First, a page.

Academic journal article Samuel Beckett Today / Aujourd'hui

A RHETORIC OF DISCONTINUITY: On Stylistic Parallels between Pascal's Pensées and Samuel Beckett's L'Innommable

Academic journal article Samuel Beckett Today / Aujourd'hui

A RHETORIC OF DISCONTINUITY: On Stylistic Parallels between Pascal's Pensées and Samuel Beckett's L'Innommable

Article excerpt

Through a comparative stylistic analysis of Pascal's Pensées and Beckett's L'Innommable, this article assesses the significance of the striking correspondences between the two writers' use of language. Focusing in particular on their reliance upon the rhetorical figure of paradox, it suggests that Beckett's practice of a combinatory and fragmentary art was arguably inspired by his careful reading of the Pensées.

Samuel Beckett read Pascal throughout his life, and a copy of the Pensées, an undated reprint of the 1670 edition by the Parisian publisher Ernest Flammarion, was in his personal library at the time of his death.1 Traces of his readings of the Pensées can be found in his "Whoroscope" and "Sottisier" Notebooks, which he kept, respectively, in the late 1930s, and until the 1980s. Rachel Burrows' s notes show that Pascal was an underlying presence in the 1931 lectures on Racine in Trinity College Dublin, for Beckett frequently established a correspondence between the nature of the tragic in Racine's plays and Pascal's Jansenist denial of free will.2 The Pensées (1670) likewise remained a key reference in Beckett's early critical writings on art and literature, where frequent parody of, playful allusions to, and, occasionally, direct quotations from Pascal can be found. Some instances are given in the entry on Pascal in the Grove Companion to Samuel Beckett (Ackerley and Gontarski, 428) .3 Furthermore, a close reading of the 1931 Proust monograph would reveal that the Pensées also served as a primary subtext in Beckett's interpretation of ? la recherche du temps perdu. More significantly, Beckett seems to have knowingly incorporated thematic and aesthetic elements of Pascal's work into the essay.4

There are many indications that Beckett's use of Pascal corresponds to the intellectual practice of his time and that he shared his admiration for Pascal with his contemporaries, including some of the foremost writers and intellectuals of the Parisian scene, in particular those close to the Nouvelle Revue Française? His conception of Pascal was probably influenced by his admiration for writers such as André Gide and Marcel Proust, both of whom saw in Pascal the first 'modern' thinker and insisted on the unique quality of his prose (Gide, 281; Landes-Ferrali, 411). In 1923, Paul Valéry, with whom Beckett became acquainted through Joyce (Ellmann, 615), wrote a "Variation sur une pensée" for the celebration of the tercentenary of Pascal's birth, praising Pascal for his poetic eloquence and intellectual genius, even as he denounced the stifling impact of a Jansenist angst upon his work (461-63). Like some of these intellectuals, Beckett distanced himself from the apologetic and mystical elements of Pascal's thought (Bryden, 20). In addition, from reading Sainte-Beuve, he was aware of the ongoing critical tradition that sought manifestations of l'esprit français in the history of French literature, of which Pascal is an outstanding representative. Beyond intellectual fashion, however, given the many allusions to Pascal in Beckett's early work and teaching, his reading of Pascal arguably had a profound impact upon him, particularly in his formative years, even if he did not explicitly acknowledge a debt towards Pascal, as he had for other writers of the French seventeenth century, such as Descartes and Racine.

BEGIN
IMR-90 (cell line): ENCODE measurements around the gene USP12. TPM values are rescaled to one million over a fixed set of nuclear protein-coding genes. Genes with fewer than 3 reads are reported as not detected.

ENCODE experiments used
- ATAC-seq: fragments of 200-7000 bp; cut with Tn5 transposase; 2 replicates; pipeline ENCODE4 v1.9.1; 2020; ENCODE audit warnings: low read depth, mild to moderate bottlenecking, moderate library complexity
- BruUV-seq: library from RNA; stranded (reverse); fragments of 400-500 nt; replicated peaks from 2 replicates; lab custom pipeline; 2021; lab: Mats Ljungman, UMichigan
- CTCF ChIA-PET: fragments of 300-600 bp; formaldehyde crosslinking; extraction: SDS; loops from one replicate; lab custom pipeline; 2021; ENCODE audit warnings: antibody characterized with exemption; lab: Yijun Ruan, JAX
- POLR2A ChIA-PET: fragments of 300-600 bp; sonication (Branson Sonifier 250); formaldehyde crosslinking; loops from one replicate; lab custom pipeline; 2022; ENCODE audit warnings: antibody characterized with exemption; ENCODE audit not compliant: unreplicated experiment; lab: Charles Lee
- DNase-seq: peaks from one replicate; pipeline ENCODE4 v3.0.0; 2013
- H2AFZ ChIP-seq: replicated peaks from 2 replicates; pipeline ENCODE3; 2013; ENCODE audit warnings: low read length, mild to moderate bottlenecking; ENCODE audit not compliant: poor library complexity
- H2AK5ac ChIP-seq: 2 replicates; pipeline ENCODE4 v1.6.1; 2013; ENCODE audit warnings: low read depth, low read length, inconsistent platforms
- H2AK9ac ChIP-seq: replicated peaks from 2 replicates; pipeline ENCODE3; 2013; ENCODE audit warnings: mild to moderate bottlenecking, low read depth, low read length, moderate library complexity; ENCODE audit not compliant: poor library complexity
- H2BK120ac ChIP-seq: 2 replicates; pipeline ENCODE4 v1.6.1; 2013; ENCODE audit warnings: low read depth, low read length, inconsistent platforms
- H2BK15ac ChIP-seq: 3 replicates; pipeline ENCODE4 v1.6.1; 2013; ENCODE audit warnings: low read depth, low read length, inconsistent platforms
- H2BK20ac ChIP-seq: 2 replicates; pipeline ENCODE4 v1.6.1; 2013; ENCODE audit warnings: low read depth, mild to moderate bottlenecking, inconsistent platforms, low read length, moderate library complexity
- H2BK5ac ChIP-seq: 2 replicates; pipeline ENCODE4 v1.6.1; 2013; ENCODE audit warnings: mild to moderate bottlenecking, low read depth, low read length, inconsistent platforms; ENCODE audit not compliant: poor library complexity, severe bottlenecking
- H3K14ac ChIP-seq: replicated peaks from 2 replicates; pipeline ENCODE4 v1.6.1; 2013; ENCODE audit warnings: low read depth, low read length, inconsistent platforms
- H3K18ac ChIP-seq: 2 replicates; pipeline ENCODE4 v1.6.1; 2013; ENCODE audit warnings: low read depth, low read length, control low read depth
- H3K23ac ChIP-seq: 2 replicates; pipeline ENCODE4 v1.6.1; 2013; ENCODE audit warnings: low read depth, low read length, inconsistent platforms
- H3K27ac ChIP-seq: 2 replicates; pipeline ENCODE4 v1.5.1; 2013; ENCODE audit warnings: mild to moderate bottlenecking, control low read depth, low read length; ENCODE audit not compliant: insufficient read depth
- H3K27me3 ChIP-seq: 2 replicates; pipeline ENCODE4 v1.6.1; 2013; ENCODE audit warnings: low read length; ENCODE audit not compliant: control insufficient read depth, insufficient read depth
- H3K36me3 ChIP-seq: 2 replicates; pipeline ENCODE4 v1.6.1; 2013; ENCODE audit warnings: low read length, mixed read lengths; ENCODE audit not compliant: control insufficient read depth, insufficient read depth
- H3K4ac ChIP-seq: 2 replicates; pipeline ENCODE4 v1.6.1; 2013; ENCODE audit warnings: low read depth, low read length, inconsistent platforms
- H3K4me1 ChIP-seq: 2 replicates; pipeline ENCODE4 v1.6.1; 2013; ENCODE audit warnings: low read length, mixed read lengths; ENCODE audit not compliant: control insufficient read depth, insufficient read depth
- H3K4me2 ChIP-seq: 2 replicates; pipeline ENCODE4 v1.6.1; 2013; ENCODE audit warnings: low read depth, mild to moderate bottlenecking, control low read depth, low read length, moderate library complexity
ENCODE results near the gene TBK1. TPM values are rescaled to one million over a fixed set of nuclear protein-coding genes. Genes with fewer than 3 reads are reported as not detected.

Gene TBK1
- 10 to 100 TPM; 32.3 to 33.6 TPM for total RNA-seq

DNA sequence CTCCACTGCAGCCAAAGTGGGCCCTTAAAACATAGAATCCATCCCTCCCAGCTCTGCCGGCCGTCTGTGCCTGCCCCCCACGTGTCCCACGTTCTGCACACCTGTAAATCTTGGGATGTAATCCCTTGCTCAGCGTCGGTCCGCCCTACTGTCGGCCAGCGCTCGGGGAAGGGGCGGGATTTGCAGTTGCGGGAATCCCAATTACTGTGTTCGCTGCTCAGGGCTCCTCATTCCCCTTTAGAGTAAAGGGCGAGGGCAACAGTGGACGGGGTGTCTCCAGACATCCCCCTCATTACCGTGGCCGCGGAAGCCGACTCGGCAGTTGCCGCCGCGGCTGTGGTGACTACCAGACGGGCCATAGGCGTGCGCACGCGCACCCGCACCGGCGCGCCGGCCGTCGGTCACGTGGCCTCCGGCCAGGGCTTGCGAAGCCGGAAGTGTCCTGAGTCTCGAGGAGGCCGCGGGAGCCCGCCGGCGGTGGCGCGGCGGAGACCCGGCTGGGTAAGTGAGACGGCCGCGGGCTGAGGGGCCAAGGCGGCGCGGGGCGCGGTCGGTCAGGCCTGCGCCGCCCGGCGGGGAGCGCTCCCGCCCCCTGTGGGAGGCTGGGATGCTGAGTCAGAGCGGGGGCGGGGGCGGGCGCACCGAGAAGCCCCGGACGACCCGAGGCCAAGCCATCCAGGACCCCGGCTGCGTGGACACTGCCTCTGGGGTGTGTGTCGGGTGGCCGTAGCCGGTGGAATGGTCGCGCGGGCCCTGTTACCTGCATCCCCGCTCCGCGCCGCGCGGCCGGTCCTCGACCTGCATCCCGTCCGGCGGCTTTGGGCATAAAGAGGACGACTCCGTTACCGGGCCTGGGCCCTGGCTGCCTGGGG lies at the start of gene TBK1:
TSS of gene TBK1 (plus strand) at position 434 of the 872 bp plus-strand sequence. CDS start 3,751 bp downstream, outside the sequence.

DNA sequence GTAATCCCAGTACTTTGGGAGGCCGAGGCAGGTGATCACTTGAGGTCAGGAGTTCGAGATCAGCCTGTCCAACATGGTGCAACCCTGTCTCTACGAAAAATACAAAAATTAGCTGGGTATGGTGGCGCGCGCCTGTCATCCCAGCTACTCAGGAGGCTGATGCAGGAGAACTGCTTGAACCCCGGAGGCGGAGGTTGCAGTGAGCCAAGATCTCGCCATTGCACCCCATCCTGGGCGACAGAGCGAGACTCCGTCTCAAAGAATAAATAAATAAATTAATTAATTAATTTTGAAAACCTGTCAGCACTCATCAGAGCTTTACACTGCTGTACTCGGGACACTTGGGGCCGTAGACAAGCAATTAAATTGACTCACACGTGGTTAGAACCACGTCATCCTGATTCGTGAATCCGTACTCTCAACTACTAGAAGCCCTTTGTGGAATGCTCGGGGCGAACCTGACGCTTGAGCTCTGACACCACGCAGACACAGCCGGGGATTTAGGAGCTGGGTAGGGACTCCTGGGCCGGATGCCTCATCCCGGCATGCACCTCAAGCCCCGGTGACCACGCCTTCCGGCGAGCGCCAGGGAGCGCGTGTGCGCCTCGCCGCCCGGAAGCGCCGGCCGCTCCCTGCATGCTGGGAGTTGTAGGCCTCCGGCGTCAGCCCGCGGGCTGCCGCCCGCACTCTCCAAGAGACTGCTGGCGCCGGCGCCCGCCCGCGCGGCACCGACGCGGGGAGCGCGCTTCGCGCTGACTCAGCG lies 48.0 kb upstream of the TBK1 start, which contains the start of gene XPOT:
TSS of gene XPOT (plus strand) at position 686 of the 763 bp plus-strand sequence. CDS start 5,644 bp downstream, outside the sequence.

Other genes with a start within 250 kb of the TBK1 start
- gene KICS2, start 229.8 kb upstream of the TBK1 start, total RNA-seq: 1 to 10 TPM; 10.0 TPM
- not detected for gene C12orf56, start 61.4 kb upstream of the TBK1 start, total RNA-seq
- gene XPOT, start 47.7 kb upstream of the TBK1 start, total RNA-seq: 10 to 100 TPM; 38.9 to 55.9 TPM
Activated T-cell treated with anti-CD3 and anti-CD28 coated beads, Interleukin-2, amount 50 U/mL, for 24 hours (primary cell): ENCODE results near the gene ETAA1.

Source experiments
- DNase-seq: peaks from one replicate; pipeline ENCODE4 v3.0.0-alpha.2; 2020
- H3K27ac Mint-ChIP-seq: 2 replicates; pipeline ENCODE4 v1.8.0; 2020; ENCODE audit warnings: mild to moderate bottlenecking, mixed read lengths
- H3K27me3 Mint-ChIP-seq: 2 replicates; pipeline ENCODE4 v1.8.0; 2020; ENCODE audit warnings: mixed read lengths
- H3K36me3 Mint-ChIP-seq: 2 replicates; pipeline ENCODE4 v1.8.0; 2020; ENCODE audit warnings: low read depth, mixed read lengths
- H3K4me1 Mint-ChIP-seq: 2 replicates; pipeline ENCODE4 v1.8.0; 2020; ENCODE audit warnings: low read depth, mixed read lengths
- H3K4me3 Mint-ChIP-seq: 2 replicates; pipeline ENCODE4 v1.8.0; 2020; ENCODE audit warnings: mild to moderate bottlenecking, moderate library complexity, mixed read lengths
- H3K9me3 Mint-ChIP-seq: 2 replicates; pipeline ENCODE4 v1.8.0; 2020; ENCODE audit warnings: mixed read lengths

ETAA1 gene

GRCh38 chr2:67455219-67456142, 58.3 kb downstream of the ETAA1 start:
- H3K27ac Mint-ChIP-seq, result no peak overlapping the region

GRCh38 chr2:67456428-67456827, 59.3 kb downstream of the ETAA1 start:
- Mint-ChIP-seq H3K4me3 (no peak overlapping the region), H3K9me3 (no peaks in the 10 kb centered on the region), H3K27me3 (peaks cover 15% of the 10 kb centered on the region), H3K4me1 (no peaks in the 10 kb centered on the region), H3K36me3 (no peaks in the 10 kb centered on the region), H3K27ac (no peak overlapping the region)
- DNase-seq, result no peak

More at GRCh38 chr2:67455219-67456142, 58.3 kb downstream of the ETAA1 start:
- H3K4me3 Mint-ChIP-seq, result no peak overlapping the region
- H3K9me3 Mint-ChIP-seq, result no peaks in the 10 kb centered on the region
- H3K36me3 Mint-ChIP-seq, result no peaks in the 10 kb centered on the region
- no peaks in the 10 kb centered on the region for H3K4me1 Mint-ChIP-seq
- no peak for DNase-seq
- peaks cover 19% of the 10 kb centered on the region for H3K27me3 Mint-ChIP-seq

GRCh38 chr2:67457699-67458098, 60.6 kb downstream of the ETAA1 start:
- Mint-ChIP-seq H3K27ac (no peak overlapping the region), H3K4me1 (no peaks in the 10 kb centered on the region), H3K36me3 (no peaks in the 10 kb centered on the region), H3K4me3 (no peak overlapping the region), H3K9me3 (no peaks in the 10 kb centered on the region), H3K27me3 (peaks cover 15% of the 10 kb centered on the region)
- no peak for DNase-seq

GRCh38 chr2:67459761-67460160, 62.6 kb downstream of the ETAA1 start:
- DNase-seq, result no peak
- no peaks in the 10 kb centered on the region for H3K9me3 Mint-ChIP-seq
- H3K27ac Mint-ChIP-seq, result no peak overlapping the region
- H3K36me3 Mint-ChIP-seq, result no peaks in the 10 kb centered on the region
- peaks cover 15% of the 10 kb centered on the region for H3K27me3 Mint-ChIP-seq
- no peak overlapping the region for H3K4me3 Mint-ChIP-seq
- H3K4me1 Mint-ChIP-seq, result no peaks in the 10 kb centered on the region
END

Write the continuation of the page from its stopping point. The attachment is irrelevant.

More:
Some two decades after the publication of Proust, interpretations of En attendant Godot established the existence of thematic similarities between Beckett and Pascal in addition to a common ethical stance. In 1953, the playwright Jean Anouilh famously described the play as "a music hall sketch of Pascal's Pensées performed by the Fratellini clowns" (qtd. in Robinson, 248). He was alluding to the poignant evocation of the tragic nature of the human condition in the Pensées with its insistence on misère (suffering), human limitations, and contingency in the face of the passage of time that makes the very stuff of the Pensées. …

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